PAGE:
A hundred years after the outbreak of the First World War and we are forced to ask ourselves whether we are on the brink of the Third — or has it already broken out in a thousand different places, in a thousand different guises? We look at North Africa, the Near and Middle East; at parts of subSaharan Africa, the Indian subcontinent; at Malaysia and even further afield; and then are brought up short by reflecting that even here, on our own streets, there is violence and the threat of violence, talk of radicalisation and extremism. Parliament’s recall to discuss British participation in air strikes against IS is widely regarded as a rubber-stamp exercise. Pope Francis has spoken eloquently about the cataclysm enveloping us; President Obama has ratcheted up his rhetoric a notch to condemn the ungodly nature of the brutal killings that are the IS trademark; but ordinary people, you and me, what do we make of it all?

We live very near the headquarters of the SAS and are very aware of the brave men and women who are sent to perform extraordinarily dangerous tasks in order to protect us against various threats, both here and overseas. But we are also aware that the nature of war is changing. It is now much more diffuse, much more hidden. It takes place in shopping malls and subway stations; it targets the civilian as much as, in some ways even more than, the military. The legality of air strikes against IS in Iraq is, to the layman, much clearer than the supposed grounds on which Mr Bush and Mr Blair led us into the last Iraq conflict. The measure being put before Parliament today is hedged with all kinds of qualifications, some of them no doubt intended to ensure that Mr Milliband cannot rock the boat, but still there is fear of mission creep and the inevitable backlash.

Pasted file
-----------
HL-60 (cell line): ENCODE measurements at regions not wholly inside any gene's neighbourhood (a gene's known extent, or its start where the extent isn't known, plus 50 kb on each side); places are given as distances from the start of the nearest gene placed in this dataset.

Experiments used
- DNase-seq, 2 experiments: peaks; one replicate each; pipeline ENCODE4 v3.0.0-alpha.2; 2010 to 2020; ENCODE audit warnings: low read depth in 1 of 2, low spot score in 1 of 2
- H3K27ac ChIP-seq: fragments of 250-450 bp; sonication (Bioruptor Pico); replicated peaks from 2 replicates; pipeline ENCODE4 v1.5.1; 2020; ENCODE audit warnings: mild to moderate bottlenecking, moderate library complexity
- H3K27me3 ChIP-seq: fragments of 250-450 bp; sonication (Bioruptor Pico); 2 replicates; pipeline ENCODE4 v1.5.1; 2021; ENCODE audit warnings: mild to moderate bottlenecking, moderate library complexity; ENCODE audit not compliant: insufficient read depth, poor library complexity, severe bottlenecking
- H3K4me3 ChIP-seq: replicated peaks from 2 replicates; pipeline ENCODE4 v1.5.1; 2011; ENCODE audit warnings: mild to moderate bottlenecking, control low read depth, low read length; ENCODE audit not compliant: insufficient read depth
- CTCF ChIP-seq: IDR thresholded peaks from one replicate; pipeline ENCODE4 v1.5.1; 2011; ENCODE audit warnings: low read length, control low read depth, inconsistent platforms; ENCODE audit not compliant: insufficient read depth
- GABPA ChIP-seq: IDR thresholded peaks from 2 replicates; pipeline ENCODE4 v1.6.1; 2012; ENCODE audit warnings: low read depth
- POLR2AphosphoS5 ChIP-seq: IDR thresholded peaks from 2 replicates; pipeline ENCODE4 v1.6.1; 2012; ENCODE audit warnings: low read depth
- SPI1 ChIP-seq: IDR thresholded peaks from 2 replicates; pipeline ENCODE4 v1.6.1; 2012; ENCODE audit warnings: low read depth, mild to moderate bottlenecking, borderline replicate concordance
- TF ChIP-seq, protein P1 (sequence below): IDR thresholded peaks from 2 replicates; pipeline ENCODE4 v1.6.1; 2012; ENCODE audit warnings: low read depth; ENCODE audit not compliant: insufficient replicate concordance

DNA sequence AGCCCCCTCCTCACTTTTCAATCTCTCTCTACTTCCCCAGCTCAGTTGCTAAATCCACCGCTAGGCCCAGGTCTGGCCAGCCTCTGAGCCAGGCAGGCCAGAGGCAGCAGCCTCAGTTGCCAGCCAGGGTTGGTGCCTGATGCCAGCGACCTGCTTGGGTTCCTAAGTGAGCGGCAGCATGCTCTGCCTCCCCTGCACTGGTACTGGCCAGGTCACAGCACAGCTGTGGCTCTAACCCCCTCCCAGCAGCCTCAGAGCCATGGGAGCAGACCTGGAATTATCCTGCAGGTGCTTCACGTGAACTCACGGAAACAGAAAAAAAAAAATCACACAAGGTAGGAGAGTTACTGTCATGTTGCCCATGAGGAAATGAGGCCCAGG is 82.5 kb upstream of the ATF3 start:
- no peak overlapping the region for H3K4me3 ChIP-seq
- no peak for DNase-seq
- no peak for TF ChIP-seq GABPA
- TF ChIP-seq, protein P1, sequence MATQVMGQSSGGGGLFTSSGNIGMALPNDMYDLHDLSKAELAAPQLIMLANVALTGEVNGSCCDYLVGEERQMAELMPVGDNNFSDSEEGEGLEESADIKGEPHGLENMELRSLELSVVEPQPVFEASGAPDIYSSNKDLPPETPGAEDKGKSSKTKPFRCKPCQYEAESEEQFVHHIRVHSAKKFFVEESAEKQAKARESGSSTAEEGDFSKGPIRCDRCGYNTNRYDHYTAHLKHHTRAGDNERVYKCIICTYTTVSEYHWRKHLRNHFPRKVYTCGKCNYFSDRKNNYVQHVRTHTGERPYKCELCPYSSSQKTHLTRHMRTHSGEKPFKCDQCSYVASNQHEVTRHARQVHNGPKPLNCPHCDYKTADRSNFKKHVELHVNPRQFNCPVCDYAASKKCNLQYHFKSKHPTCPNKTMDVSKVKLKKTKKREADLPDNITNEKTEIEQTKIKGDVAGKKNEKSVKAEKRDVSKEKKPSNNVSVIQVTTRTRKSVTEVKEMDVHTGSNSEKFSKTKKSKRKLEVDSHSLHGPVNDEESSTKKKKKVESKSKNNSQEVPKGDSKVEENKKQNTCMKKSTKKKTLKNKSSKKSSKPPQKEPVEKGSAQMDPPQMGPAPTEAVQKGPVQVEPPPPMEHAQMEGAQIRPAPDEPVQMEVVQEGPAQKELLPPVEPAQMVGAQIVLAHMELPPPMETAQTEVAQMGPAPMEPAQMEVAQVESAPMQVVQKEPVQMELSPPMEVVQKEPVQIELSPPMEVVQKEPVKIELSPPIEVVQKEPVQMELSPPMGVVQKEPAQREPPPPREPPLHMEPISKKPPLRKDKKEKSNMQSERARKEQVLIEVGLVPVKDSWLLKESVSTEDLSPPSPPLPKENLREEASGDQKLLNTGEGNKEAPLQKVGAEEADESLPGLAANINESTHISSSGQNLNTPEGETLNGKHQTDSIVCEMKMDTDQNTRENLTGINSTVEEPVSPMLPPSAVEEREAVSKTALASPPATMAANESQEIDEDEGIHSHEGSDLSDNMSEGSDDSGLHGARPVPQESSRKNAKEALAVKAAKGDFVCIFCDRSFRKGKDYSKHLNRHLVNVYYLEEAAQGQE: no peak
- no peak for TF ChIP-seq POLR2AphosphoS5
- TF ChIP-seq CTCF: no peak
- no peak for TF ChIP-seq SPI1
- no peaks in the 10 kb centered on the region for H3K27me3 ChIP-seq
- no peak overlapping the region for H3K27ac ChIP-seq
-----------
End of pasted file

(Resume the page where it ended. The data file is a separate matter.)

The truth is we are faced with an impossible choice. Whether we act or do not act, people are going to die. In earlier posts I have written about the conditions that need to be met for what is called a just war. We cannot pretend that we are not involved in what Parliament decides today. We cannot say, ‘Not in my name’ and thereby distance ourselves from the consequences of that decision. The men and women stationed in Cyprus know very well that within a few hours half a dozen British Tornadoes may be taking to the skies with the aim of inflicting as much damage as they can on IS forces. However ambivalent we may feel about the use of violence, however torn, we have to face up to the fact that we are not dealing with people who are open to reason. Many innocent people have already died terrible deaths at their hands. Let us pray that IS may be stopped from inflicting even more death and destruction. At the same time, let us also pray for the courage and determination to bear the consequences of what promises to be a long and bloody conflict, not only ‘over there’ but also over here.